What a great metaphor this is for what happens often in life, and how convoluted experience can be.
John (‘Scottie’) wants to bottom-out the mystery of Madeline-cum-Judy, the mystery of Woman, and get to the core of the spiral deep inside himself which leaves him feeling dizzy and groundless. He objectifies his personal dilemma, and seeks the solution outside himself. He is both drawn to Madeline and yet at the same time unable to truly connect with her.
The reality is that he is unable to connect with himself. And no one can connect with another person if they are not connected within.
The phenomenon of vertigo is known to be double-edged. The sufferer feels an intense fear of falling, yet at the same time is drawn to the depths and feels an overwhelming impulse to fall. On a psychological level, there is a strong pull to let go and surrender to the fall into the other, into oneself, yet in this is also a fear of death, of the loss of self in the other, even in the finding.
“Anyone whose goal is ‘something higher’ must expect someday to suffer vertigo. What is vertigo? Fear of falling? No, vertigo is something other than fear of falling. It is the voice of the emptiness below us which tempts and lures us, it is the desire to fall, against which, terrified, we defend ourselves.”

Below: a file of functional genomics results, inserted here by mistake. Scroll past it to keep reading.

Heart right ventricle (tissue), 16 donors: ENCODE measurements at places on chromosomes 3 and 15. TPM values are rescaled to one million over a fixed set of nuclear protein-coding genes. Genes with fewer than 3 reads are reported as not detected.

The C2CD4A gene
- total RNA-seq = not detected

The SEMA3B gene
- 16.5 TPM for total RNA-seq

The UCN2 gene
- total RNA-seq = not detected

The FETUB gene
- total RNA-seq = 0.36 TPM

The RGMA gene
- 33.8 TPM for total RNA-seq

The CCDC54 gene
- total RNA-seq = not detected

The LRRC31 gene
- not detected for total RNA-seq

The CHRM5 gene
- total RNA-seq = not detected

– Milan Kundera, The Unbearable Lightness of Being
When Judy dies at the end of the film, John is cured of his vertigo. He needs exactly the same thing to happen to him again, in precisely the same place, with the same woman who he now sees differently, for his lesson to be learned. He is freed from his own confusion, his state of being mystified and engulfed just before this moment of her death when he discovers the truth – but at what cost? He has lost his illusions, has he found his self?
The woman he thought he loved is shown not to have existed. He re-made Judy in the image of Madeline who he suspected was re-making herself in the image of her great grandmother. There are multiple layers of deception and illusion here, and at the heart is a sense of archetypal unknowable Woman, Woman as object, not a woman loved for her self.